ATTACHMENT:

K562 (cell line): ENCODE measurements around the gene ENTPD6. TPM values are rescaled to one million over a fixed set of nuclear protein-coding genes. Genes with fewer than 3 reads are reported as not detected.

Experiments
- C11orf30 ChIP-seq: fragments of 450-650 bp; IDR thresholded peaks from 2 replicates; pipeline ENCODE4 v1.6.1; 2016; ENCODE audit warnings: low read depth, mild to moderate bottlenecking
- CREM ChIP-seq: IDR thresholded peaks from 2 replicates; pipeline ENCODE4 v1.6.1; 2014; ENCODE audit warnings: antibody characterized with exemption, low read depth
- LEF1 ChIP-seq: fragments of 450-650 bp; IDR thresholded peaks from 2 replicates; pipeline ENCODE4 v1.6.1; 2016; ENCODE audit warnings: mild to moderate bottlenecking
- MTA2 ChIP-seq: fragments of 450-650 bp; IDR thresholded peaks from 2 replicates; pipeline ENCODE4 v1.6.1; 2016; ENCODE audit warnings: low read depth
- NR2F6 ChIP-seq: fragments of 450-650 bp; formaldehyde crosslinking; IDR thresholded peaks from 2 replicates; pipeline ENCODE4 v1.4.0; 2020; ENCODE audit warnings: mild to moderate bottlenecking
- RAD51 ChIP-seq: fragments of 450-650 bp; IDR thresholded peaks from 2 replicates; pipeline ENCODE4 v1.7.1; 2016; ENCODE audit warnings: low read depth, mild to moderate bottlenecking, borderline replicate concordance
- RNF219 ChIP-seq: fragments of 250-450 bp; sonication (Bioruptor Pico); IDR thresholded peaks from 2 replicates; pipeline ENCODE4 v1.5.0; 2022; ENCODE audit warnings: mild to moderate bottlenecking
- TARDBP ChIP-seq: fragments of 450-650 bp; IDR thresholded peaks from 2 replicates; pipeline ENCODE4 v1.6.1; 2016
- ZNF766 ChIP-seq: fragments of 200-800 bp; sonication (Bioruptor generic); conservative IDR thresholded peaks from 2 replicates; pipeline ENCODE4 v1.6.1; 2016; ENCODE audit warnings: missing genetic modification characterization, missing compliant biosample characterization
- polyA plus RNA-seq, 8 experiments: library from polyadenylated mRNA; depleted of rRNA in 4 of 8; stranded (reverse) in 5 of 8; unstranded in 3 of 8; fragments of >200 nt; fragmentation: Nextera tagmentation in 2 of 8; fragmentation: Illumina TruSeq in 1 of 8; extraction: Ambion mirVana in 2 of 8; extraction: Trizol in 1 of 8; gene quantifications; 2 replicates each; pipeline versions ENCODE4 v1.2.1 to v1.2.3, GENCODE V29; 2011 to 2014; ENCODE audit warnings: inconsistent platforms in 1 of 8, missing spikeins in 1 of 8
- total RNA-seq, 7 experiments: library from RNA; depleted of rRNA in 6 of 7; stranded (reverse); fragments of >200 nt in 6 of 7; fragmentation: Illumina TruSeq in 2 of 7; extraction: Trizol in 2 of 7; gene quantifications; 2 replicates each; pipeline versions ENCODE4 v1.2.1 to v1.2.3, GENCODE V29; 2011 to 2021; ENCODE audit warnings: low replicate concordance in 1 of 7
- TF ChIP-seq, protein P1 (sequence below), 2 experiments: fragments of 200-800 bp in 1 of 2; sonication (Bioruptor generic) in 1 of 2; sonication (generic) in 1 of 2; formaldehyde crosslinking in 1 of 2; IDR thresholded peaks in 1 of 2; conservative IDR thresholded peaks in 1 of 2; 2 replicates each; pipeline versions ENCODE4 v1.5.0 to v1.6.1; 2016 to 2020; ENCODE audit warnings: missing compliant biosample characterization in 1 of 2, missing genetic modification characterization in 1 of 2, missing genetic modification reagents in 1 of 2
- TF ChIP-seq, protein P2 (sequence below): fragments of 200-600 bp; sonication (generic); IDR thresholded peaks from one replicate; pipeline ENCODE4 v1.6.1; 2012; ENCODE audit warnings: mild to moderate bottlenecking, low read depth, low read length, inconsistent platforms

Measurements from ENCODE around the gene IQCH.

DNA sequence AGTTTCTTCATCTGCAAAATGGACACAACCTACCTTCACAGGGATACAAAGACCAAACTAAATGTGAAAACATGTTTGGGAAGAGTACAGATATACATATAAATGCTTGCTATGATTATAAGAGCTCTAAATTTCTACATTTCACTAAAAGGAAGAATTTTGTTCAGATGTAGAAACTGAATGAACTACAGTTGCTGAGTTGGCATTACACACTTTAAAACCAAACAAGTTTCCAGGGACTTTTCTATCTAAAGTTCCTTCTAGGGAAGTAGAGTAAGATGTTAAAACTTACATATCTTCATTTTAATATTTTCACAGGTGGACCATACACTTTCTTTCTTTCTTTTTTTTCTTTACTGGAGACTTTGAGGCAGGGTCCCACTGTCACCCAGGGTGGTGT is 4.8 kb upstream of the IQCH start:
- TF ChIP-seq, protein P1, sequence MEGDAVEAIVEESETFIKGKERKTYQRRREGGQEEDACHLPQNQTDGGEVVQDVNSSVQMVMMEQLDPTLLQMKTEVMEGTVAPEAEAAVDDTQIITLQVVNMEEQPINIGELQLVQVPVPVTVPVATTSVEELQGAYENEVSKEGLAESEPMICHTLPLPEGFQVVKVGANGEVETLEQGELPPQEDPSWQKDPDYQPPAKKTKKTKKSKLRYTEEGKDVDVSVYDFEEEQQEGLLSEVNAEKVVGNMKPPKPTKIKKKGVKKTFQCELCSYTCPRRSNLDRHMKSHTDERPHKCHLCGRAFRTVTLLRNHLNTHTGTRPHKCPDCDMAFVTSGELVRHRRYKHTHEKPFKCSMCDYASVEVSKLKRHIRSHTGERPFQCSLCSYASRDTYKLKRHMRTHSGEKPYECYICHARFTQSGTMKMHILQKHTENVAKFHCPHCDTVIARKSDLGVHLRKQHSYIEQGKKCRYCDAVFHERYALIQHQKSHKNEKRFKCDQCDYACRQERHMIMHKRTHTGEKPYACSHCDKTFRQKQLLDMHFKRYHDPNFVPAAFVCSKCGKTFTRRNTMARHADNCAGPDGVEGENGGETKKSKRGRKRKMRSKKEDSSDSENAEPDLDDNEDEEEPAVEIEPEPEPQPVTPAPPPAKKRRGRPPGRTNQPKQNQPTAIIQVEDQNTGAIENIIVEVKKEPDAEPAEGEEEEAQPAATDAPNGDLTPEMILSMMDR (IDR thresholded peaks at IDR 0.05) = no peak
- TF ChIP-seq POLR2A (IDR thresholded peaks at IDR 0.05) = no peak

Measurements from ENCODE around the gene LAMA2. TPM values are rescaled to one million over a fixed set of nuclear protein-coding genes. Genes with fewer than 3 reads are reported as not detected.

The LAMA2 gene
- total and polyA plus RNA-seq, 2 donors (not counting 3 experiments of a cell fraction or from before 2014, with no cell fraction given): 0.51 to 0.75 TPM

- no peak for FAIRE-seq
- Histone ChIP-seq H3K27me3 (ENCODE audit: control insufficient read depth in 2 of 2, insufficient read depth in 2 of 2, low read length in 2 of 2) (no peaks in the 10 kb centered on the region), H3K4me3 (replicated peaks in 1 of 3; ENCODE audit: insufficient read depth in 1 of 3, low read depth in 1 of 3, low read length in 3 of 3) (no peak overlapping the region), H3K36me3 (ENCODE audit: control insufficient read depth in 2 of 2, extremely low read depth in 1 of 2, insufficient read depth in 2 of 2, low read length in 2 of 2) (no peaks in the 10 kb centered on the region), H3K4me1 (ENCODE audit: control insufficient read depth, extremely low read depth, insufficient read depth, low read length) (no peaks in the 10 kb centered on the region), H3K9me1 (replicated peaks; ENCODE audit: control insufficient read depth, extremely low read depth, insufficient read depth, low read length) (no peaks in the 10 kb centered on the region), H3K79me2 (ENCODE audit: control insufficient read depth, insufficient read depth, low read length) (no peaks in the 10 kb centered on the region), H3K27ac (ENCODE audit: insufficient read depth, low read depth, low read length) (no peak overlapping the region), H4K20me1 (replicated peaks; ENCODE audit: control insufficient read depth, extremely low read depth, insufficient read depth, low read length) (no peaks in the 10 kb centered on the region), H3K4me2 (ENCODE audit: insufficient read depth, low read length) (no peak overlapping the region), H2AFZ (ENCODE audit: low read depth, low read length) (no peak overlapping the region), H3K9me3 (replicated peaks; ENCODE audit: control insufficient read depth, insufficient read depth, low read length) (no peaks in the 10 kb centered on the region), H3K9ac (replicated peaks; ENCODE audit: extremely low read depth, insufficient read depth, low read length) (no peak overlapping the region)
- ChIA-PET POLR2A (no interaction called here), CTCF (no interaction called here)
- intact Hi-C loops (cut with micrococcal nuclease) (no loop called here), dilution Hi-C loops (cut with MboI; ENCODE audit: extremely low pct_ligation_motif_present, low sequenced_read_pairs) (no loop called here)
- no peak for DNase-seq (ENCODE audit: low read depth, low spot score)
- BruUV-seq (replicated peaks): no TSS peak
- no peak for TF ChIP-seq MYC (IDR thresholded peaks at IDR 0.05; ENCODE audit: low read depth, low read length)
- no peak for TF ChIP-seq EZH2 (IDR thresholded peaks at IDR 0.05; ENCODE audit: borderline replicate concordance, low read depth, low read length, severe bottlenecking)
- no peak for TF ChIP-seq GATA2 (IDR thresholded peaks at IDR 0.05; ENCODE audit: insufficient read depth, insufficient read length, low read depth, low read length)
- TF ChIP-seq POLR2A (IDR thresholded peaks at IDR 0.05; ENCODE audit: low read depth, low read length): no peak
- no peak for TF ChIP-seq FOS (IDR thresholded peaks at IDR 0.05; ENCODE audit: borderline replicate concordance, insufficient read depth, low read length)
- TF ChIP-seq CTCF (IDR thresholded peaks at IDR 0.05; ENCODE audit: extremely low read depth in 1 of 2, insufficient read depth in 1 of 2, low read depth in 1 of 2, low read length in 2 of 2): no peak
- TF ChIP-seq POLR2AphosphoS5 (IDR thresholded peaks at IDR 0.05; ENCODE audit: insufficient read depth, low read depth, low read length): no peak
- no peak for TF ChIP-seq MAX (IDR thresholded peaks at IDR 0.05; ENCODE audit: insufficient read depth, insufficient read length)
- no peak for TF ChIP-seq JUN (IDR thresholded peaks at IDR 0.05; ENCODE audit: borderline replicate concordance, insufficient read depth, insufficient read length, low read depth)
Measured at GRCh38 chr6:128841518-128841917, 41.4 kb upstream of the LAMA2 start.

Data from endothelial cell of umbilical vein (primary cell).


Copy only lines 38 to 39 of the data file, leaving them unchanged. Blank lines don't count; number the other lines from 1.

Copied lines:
Measured at GRCh38 chr6:128841518-128841917, 41.4 kb upstream of the LAMA2 start.

Data from endothelial cell of umbilical vein (primary cell).